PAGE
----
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Egyptologist unravels ancient mystery

Date:
June 19, 2014
Source:
Leiden University
Summary:
It is one of the greatest archaeological mysteries of all times: the disappearance of a Persian army of 50,000 men in the Egyptian desert around 524 BC. A professor has now unearthed a cover-up affair and solved the riddle.

Egyptian hieroglyphics.
Credit: Image courtesy of Leiden, Universiteit

It is one of the greatest archaeological mysteries of all times: the disappearance of a Persian army of 50,000 men in the Egyptian desert around 524 BC. Leiden University Professor Olaf Kaper unearthed a cover-up affair and solved the riddle.

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Herodotus

It must have been a sand storm, writes the Greek historian Herodotus. He tells the story of the Persian King Cambyses, who entered the Egyptian desert near Luxor (then Thebes) with 50,000 men. The troops supposedly never returned; they were swallowed by a sand dune. A fantastic tale that was long the subject of many debates.

Long quest

Egyptologist Olaf Kaper never believed it: 'Since the 19th century, people have been looking for this army: amateurs, but also professional archaeologists. Some expect to find somewhere under the ground an entire army, fully equipped. However, experience has long shown that you cannot die from a sand storm, let alone have an entire army disappear.'

Petubastis III

Kaper is now putting forward an entirely different explanation. He argues that the army did not disappear, but was defeated. 'My research shows that the army was not simply passing through the desert; its final destination was the Dachla Oasis. This was the location of the troops of the Egyptian rebel leader Petubastis III. He ultimately ambushed the army of Cambyses, and in this way managed from his base in the oasis to reconquer a large part of Egypt, after which he let himself be crowned Pharaoh in the capital, Memphis.'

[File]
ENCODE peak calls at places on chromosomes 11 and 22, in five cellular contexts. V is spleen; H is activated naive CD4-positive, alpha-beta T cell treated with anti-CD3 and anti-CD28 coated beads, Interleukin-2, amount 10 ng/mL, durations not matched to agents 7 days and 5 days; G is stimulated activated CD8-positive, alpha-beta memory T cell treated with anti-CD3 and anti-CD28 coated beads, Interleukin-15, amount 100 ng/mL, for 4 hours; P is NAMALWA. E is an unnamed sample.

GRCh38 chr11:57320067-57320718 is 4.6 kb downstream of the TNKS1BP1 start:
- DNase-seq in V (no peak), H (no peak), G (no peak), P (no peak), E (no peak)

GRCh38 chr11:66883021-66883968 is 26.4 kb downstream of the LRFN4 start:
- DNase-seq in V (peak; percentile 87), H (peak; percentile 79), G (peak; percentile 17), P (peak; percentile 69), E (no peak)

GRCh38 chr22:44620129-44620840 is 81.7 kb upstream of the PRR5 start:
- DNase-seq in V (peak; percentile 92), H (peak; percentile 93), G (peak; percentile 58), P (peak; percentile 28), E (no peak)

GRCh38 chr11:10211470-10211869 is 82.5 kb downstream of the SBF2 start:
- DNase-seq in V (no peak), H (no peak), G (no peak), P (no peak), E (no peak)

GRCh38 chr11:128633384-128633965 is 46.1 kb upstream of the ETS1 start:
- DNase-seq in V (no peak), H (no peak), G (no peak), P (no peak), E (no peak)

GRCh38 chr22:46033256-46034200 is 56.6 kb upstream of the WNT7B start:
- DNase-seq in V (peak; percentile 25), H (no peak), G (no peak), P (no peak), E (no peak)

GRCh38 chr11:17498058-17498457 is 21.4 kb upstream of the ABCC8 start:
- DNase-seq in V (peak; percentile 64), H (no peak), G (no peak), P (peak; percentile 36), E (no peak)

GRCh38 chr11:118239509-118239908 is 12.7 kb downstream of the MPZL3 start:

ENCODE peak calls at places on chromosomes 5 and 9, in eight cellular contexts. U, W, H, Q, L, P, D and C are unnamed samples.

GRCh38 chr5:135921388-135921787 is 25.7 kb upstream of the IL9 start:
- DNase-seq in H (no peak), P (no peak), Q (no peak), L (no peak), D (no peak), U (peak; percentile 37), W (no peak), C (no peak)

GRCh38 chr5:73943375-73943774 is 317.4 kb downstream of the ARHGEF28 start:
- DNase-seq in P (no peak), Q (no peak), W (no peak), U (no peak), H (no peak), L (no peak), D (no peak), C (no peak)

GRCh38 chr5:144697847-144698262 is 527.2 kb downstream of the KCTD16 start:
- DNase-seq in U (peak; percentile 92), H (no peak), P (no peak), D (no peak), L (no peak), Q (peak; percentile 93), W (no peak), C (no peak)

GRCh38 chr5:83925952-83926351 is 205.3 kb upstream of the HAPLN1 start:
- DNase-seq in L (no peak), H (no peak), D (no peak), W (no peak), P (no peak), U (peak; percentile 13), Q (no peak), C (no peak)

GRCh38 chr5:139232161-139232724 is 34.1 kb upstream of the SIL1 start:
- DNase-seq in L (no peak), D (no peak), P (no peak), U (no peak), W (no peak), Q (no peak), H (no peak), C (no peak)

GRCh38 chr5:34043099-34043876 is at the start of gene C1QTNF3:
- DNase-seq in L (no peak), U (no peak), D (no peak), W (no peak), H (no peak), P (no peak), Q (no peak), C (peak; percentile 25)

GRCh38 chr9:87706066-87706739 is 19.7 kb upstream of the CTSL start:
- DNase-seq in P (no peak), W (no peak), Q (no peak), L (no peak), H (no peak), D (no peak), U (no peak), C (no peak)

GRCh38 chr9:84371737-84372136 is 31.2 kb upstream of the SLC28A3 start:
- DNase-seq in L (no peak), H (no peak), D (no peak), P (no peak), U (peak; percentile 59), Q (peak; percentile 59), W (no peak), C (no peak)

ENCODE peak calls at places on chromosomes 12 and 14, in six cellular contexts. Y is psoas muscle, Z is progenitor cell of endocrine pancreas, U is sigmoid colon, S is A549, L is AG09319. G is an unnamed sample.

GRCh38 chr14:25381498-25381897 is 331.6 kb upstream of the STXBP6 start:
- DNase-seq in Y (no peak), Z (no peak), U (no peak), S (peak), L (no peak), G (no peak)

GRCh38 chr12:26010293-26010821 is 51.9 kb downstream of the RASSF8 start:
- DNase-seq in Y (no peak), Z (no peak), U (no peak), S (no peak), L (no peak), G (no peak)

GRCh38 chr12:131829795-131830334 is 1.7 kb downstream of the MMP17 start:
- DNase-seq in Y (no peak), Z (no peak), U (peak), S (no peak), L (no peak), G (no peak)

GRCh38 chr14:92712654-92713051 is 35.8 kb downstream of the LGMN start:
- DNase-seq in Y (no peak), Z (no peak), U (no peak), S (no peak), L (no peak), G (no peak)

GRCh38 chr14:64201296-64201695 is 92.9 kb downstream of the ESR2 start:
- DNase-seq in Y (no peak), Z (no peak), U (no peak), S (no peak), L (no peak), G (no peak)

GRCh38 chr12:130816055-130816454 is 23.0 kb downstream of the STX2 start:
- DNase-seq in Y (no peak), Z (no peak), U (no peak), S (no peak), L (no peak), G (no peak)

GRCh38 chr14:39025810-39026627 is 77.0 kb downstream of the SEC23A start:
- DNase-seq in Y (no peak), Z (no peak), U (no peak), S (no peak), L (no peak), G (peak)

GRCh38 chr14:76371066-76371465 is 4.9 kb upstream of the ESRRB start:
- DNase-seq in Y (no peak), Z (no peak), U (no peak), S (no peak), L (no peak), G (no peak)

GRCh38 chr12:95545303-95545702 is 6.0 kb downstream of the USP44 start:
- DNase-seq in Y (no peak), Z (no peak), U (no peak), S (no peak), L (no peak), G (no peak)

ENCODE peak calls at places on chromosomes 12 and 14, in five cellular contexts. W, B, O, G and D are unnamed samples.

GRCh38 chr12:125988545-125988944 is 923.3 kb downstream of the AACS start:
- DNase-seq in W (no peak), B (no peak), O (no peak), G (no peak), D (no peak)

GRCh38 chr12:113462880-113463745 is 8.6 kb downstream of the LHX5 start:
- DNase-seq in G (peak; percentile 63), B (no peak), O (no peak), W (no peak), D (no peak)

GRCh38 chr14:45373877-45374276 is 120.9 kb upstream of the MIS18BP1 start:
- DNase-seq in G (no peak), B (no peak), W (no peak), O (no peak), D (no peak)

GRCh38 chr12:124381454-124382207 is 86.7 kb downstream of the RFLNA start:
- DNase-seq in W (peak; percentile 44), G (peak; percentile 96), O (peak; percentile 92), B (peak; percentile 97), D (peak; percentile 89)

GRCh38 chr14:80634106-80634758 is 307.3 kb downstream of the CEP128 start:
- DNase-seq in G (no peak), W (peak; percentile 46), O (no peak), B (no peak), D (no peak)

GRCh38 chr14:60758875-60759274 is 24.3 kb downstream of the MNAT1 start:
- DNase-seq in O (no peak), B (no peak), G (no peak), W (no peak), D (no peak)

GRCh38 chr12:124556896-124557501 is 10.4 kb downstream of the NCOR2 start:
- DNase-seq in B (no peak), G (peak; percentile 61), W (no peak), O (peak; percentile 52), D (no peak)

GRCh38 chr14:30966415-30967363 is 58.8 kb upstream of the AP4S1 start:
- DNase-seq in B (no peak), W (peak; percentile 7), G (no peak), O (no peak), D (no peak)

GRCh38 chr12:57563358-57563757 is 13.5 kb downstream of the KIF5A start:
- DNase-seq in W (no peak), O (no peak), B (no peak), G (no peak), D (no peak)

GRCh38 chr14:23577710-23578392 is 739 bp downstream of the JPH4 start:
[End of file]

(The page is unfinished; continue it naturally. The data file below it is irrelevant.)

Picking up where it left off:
Spin doctor

The fact that the fate of the army of Cambyses remained unclear for such a long time is probably due to the Persian King Darius I, who ended the Egyptian revolt with much bloodshed two years after Cambyses' defeat. Like a true spin doctor, he attributed the shameful defeat of his predecessor to natural elements. Thanks to this effective manipulation, 75 years after the events, all Herodotus could do was take note of the sand storm story.

Pieces of the puzzle

Kaper made this discovery accidentally; he was not looking for it actively. In collaboration with New York University and the University of Lecce, he was involved for the last ten years in excavations in Amheida, in the Dachla Oasis. Earlier this year, he deciphered the full list of titles of Petubastis III on ancient temple blocks. 'That's when the puzzle pieces fell into place', says the Egyptologist. 'The temple blocks indicate that this must have been a stronghold at the start of the Persian period. Once we combined this with the limited information we had about Petubastis III, the excavation site and the story of Herodotus, we were able to reconstruct what happened.'

The discovery will be announced on Thursday at an international conference.


Story Source:

The above story is based on materials provided by Leiden University. Note: Materials may be edited for content and length.


Cite This Page:

Leiden University. "Egyptologist unravels ancient mystery." ScienceDaily. ScienceDaily, 19 June 2014. <www.sciencedaily.com/releases/2014/06/140619095824.htm>.
Leiden University. (2014, June 19). Egyptologist unravels ancient mystery. ScienceDaily. Retrieved November 27, 2014 from www.sciencedaily.com/releases/2014/06/140619095824.htm
Leiden University. "Egyptologist unravels ancient mystery." ScienceDaily. www.sciencedaily.com/releases/2014/06/140619095824.htm (accessed November 27, 2014).

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